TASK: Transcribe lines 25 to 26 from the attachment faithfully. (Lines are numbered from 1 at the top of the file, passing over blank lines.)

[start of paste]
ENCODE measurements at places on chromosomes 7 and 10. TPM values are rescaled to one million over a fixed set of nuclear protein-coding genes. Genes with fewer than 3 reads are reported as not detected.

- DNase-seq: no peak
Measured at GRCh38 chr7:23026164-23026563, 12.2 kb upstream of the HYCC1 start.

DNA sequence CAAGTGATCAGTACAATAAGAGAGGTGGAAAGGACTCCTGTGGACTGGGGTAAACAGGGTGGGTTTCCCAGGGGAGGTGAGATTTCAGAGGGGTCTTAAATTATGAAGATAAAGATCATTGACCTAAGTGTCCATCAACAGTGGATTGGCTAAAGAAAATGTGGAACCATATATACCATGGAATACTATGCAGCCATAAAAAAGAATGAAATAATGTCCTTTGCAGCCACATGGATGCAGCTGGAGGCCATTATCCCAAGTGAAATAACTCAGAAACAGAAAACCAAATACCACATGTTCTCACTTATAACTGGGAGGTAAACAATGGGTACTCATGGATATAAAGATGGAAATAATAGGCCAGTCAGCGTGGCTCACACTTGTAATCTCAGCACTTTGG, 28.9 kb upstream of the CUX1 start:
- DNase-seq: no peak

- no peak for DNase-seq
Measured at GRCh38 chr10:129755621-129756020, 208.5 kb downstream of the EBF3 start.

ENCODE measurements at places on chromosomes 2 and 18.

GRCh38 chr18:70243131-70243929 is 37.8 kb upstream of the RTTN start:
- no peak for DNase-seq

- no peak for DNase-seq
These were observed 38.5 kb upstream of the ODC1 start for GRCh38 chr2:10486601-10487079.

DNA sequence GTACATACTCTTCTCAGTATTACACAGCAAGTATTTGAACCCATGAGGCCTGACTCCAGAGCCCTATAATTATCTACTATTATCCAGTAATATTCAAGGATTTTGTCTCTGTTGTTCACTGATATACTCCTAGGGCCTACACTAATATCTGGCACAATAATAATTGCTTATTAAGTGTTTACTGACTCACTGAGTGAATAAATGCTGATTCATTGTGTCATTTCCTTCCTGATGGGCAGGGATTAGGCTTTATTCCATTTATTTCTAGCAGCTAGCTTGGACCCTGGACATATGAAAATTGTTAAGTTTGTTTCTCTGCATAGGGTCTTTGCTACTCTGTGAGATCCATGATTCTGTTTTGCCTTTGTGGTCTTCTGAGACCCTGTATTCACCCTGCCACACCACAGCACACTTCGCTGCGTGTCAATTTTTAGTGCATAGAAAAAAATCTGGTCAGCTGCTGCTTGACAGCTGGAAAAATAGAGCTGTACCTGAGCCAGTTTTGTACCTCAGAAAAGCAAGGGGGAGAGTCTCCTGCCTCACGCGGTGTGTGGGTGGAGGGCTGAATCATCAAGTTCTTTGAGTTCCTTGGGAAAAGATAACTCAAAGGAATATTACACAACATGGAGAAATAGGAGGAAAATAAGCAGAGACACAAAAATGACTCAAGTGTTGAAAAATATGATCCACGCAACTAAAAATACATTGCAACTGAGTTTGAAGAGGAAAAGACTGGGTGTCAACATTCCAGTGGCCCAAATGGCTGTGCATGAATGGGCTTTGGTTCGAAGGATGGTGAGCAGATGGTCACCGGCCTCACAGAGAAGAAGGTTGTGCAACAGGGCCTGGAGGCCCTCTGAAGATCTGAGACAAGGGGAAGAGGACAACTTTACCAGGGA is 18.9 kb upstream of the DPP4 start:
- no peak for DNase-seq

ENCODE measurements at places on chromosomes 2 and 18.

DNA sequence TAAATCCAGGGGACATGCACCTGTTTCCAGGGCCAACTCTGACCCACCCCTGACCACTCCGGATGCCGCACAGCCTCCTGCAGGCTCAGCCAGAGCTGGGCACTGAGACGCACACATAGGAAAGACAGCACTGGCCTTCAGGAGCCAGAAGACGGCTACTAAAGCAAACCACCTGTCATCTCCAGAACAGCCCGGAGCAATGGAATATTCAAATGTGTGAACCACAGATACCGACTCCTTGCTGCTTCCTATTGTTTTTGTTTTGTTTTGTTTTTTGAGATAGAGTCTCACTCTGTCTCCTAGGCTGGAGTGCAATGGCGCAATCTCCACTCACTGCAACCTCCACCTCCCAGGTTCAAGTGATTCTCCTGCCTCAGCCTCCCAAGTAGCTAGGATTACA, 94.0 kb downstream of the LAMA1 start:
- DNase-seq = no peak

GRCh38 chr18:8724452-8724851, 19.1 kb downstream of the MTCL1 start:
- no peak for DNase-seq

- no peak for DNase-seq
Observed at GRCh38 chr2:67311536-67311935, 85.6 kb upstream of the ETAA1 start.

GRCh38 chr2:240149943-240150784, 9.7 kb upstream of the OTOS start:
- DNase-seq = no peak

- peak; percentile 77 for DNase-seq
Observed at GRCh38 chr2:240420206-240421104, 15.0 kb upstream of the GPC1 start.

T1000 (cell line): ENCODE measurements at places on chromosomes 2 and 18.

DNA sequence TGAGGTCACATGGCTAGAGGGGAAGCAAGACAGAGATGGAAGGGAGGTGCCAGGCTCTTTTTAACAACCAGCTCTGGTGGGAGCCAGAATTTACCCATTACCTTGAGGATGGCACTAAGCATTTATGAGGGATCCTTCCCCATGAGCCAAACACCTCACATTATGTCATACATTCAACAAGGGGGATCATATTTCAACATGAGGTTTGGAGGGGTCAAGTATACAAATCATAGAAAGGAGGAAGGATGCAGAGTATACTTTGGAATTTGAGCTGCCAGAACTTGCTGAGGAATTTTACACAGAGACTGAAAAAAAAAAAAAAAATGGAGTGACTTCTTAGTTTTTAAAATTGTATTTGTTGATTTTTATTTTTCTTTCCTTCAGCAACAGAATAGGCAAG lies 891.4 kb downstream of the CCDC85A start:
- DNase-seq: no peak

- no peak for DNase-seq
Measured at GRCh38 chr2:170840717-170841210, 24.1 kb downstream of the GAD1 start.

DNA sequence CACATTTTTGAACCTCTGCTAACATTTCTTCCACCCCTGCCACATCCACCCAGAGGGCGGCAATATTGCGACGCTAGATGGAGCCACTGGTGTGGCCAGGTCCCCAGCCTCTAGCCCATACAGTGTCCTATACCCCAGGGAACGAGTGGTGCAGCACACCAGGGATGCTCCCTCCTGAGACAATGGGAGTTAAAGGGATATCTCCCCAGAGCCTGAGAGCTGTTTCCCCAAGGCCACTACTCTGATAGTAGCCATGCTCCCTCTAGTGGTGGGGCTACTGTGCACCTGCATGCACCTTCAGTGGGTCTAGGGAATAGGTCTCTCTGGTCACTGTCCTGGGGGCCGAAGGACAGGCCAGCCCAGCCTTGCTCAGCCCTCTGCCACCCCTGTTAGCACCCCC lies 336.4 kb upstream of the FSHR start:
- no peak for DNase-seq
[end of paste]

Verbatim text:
Observed at GRCh38 chr2:240420206-240421104, 15.0 kb upstream of the GPC1 start.

T1000 (cell line): ENCODE measurements at places on chromosomes 2 and 18.